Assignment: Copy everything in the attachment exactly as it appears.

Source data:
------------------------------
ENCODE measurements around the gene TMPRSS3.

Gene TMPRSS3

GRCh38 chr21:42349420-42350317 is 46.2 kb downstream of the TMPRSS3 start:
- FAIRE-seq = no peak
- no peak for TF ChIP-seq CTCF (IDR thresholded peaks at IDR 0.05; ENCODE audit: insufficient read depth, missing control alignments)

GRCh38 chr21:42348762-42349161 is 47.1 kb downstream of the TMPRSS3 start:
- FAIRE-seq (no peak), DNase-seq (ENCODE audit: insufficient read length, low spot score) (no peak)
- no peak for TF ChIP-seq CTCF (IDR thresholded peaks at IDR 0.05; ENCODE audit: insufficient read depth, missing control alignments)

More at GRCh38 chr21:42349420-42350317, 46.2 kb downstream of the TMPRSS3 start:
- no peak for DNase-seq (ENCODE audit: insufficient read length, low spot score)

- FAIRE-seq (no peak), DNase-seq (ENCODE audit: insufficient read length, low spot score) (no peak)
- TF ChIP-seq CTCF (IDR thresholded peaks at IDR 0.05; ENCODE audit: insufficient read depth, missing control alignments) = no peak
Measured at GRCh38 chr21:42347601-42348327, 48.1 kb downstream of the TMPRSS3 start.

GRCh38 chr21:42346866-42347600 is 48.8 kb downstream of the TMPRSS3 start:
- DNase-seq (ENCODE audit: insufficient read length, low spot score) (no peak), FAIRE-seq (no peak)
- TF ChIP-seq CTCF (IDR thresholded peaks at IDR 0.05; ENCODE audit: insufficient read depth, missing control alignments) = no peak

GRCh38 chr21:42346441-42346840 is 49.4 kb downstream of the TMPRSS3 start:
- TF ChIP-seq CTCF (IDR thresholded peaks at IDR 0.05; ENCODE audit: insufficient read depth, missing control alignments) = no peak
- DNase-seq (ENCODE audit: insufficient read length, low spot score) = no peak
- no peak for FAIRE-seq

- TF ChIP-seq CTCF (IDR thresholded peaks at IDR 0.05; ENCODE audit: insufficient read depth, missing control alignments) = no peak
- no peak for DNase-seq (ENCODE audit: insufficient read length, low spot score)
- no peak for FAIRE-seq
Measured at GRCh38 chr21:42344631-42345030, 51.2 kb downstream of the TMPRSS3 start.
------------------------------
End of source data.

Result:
ENCODE measurements around the gene TMPRSS3.

Gene TMPRSS3

GRCh38 chr21:42349420-42350317 is 46.2 kb downstream of the TMPRSS3 start:
- FAIRE-seq = no peak
- no peak for TF ChIP-seq CTCF (IDR thresholded peaks at IDR 0.05; ENCODE audit: insufficient read depth, missing control alignments)

GRCh38 chr21:42348762-42349161 is 47.1 kb downstream of the TMPRSS3 start:
- FAIRE-seq (no peak), DNase-seq (ENCODE audit: insufficient read length, low spot score) (no peak)
- no peak for TF ChIP-seq CTCF (IDR thresholded peaks at IDR 0.05; ENCODE audit: insufficient read depth, missing control alignments)

More at GRCh38 chr21:42349420-42350317, 46.2 kb downstream of the TMPRSS3 start:
- no peak for DNase-seq (ENCODE audit: insufficient read length, low spot score)

- FAIRE-seq (no peak), DNase-seq (ENCODE audit: insufficient read length, low spot score) (no peak)
- TF ChIP-seq CTCF (IDR thresholded peaks at IDR 0.05; ENCODE audit: insufficient read depth, missing control alignments) = no peak
Measured at GRCh38 chr21:42347601-42348327, 48.1 kb downstream of the TMPRSS3 start.

GRCh38 chr21:42346866-42347600 is 48.8 kb downstream of the TMPRSS3 start:
- DNase-seq (ENCODE audit: insufficient read length, low spot score) (no peak), FAIRE-seq (no peak)
- TF ChIP-seq CTCF (IDR thresholded peaks at IDR 0.05; ENCODE audit: insufficient read depth, missing control alignments) = no peak

GRCh38 chr21:42346441-42346840 is 49.4 kb downstream of the TMPRSS3 start:
- TF ChIP-seq CTCF (IDR thresholded peaks at IDR 0.05; ENCODE audit: insufficient read depth, missing control alignments) = no peak
- DNase-seq (ENCODE audit: insufficient read length, low spot score) = no peak
- no peak for FAIRE-seq

- TF ChIP-seq CTCF (IDR thresholded peaks at IDR 0.05; ENCODE audit: insufficient read depth, missing control alignments) = no peak
- no peak for DNase-seq (ENCODE audit: insufficient read length, low spot score)
- no peak for FAIRE-seq
Measured at GRCh38 chr21:42344631-42345030, 51.2 kb downstream of the TMPRSS3 start.